As a leader, one of your most important responsibilities is to ensure that your organization is operating (1) within the rules and (2) at peak performance. Let’s consider the meaning of these guidelines.
Each organization is governed by an interwoven patchwork of laws, bylaws, policies, and ethics. Sometimes these things are connected; other times, they are seemingly disjointed. Sometimes they are overlooked, even when they are right in front of us.
Performance is measured differently in every organization. Often, it is informal and based on subjective benchmarks. For this reason, the stakeholders may not know what “peak performance” looks like.
An organizational assessment is a tool to help your organization focus on both of these responsibilities.
An organizational assessment can be useful to —
- ensure compliance with laws, bylaws, and policies
- benchmark against best practices of other organizations
- measure performance in contemplation of — or preparation for — a leadership change
A typical process would involve —
- reviewing documents, including bylaws, board minutes, financial reports, and policy and procedure manuals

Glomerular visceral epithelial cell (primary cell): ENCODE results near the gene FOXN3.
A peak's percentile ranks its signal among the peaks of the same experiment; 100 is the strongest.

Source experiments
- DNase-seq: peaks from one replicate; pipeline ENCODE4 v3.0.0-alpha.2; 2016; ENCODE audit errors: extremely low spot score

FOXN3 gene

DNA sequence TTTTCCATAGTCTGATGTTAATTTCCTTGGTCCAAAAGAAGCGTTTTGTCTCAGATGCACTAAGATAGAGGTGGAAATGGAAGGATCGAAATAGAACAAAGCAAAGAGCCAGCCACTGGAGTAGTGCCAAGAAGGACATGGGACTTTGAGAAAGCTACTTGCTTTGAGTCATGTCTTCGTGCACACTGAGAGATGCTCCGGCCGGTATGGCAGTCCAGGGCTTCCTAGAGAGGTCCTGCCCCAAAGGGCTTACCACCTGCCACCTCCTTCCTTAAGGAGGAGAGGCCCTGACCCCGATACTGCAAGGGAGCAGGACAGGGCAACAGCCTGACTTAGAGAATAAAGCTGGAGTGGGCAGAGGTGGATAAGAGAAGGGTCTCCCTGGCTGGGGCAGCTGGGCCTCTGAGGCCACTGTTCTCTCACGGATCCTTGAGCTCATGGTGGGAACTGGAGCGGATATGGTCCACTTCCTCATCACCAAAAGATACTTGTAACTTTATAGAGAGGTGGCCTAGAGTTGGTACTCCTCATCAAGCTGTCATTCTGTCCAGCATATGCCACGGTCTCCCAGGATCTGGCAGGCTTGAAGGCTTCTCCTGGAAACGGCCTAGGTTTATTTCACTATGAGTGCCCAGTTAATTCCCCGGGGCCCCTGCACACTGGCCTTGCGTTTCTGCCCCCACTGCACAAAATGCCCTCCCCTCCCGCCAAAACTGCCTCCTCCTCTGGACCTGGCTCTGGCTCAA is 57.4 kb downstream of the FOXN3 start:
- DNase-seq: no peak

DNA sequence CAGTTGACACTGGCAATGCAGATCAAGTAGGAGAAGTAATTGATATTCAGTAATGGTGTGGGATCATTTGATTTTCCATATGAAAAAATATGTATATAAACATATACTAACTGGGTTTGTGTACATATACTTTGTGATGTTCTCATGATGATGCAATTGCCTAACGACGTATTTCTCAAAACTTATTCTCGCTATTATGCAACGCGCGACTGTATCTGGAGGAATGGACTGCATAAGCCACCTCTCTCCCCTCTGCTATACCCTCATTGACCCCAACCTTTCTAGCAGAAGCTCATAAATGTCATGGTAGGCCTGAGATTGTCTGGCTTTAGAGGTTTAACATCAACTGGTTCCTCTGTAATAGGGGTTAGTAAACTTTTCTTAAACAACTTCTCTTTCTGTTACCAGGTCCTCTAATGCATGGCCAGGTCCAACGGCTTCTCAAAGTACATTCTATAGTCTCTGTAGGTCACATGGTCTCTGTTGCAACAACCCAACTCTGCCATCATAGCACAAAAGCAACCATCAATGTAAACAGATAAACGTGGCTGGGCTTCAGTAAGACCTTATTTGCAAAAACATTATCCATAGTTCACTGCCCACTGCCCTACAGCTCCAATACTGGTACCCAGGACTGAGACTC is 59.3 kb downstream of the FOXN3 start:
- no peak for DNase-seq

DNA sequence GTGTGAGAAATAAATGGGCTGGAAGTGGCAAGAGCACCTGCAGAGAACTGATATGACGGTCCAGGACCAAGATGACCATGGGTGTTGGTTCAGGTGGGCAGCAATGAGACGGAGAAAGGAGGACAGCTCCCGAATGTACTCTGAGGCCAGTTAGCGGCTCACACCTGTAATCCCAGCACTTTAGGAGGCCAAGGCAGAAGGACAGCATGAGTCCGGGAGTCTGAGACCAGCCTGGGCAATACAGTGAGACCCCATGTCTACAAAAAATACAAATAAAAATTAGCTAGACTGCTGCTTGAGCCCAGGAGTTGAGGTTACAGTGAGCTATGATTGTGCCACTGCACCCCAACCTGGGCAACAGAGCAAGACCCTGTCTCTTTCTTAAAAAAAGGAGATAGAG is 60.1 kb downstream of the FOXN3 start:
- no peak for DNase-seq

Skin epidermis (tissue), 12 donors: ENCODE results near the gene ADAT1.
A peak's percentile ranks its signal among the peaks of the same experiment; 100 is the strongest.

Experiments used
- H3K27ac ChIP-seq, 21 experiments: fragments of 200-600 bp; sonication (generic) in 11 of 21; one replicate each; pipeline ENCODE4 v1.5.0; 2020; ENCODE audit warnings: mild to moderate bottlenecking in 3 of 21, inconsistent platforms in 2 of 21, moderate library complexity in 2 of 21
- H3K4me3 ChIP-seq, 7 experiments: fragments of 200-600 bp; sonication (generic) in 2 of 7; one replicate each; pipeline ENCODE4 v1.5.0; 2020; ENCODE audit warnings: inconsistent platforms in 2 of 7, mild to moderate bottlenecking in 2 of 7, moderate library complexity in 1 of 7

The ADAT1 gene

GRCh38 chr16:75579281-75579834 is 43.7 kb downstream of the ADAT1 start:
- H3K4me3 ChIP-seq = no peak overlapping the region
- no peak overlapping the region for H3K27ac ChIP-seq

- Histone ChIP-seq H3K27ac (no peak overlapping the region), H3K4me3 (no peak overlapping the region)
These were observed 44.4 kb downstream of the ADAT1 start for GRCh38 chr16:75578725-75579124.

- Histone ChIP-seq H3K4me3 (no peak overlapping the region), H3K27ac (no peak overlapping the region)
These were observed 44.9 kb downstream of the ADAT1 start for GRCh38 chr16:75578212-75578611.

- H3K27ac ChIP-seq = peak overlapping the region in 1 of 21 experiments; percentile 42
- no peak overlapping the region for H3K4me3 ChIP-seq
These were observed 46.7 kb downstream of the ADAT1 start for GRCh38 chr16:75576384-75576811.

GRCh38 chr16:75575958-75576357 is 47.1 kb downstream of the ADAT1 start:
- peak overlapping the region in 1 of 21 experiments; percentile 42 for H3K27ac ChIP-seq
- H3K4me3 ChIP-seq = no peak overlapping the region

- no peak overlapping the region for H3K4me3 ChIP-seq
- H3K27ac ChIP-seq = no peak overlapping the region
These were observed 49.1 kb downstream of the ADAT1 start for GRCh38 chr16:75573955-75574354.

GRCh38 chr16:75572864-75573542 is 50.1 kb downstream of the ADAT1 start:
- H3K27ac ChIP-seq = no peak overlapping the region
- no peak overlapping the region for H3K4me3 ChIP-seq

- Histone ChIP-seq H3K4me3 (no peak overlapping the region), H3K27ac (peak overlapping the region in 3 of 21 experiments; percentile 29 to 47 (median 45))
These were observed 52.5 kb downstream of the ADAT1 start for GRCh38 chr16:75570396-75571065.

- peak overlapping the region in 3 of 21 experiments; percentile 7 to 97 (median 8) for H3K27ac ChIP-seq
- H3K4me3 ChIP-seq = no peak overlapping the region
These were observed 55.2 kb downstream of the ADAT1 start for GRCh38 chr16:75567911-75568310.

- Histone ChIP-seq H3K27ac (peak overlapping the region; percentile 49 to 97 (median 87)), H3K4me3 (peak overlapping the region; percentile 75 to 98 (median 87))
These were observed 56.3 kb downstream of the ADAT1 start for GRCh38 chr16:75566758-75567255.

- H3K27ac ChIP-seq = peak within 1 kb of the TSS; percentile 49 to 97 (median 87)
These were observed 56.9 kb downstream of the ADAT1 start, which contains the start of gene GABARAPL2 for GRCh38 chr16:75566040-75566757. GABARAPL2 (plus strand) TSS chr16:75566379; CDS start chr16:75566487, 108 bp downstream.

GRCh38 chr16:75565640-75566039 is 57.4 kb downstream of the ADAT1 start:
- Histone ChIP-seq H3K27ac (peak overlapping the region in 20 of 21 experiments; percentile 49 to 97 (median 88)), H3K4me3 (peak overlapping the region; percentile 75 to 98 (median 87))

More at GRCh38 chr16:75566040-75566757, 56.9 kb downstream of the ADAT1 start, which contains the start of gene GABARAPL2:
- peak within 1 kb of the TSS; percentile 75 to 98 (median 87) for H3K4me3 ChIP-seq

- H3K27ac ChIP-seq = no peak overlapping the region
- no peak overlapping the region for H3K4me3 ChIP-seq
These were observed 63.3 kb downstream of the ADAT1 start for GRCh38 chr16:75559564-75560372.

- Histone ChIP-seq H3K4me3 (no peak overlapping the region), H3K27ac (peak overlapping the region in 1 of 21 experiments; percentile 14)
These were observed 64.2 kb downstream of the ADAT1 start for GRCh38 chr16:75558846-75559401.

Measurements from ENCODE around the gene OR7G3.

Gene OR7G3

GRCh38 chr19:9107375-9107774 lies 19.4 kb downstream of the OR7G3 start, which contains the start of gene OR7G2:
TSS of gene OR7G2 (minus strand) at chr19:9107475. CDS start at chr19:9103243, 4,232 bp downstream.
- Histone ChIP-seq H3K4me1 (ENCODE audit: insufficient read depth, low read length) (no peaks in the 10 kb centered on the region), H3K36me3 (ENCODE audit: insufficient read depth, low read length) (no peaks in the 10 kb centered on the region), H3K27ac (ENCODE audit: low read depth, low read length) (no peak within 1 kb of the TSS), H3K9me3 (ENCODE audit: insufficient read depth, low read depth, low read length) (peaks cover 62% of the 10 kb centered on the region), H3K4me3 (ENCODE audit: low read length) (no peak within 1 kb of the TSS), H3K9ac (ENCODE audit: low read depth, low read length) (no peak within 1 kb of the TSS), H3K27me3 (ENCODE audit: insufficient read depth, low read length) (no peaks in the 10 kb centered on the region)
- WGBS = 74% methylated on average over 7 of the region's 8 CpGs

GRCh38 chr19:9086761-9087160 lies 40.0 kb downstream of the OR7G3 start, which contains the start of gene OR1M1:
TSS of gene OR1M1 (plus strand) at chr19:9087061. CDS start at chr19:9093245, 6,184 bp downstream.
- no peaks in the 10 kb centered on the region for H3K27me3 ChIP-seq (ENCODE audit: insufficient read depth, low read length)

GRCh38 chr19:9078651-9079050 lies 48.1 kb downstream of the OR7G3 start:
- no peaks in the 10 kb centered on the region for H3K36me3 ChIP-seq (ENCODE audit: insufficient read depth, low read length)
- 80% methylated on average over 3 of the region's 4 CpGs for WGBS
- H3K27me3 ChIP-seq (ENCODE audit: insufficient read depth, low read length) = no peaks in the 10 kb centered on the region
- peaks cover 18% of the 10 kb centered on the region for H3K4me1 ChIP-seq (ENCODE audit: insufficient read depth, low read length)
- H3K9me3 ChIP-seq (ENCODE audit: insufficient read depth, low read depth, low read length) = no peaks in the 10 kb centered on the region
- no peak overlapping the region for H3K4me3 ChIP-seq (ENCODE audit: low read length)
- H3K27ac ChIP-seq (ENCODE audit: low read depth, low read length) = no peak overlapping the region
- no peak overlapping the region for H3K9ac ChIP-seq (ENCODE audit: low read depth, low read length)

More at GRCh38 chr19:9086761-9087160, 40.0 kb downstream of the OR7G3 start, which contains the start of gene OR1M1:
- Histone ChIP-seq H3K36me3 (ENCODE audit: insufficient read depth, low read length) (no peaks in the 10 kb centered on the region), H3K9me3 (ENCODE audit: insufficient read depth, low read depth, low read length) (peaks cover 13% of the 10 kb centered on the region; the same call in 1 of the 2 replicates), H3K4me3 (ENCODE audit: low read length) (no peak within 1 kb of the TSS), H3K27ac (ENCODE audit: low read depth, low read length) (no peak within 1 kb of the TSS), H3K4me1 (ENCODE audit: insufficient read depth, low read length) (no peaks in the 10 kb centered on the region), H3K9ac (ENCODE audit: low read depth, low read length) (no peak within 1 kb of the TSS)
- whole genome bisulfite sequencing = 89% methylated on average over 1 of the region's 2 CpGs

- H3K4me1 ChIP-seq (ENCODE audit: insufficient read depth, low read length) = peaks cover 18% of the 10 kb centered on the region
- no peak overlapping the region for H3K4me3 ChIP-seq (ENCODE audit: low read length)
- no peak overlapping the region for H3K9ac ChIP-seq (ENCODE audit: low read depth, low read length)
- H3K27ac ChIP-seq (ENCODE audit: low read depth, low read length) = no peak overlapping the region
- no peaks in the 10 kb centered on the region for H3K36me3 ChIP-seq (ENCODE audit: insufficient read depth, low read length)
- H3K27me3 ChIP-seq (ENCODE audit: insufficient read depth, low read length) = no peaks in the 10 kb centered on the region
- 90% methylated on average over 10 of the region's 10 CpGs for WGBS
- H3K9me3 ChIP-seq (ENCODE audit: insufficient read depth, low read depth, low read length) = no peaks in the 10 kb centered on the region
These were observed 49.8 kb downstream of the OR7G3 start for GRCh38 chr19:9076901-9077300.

- one or two days of onsite visitation, including interviews with management and key staff
- issuance of a comprehensive and detailed written report that assesses the organization’s compliance and internal controls, as well as providing key recommendations on governance accountability
- identification of opportunities to simplify processes and improve efficiency, often through cost-effective technology solutions
When you think about the problems of your organization, do you identify general issues shared by many organizations?
- “We need to raise more money”
An assessment will help you identify the basis for financial stress as well as how to relieve that stress.
- “We need more staff”
Throwing more people at a problem is often the wrong solution. Better solutions might include automation or streamlining your processes. An assessment can provide these answers.
It’s not difficult to identify self-assessment tools on the Internet; however, even the best organizations can benefit from the unbiased view of an independent, trained professional. Sometimes, outsiders can see things we miss because of our proximity and familiarity.
Would an assessment ensure that your organization is on the right path? Would it help you to refocus on the most important things? Could this be the key to your future success? Please share your thoughts.
Dan Weiss, founder and President of Counterpart CFO, leads a team of flexible, part-time CFO’s specializing in nonprofits. Organizational assessments are just one of the many services they provide. To read more from Dan, follow him on LinkedIn or subscribe to his blog at www.counterpartCFO.com.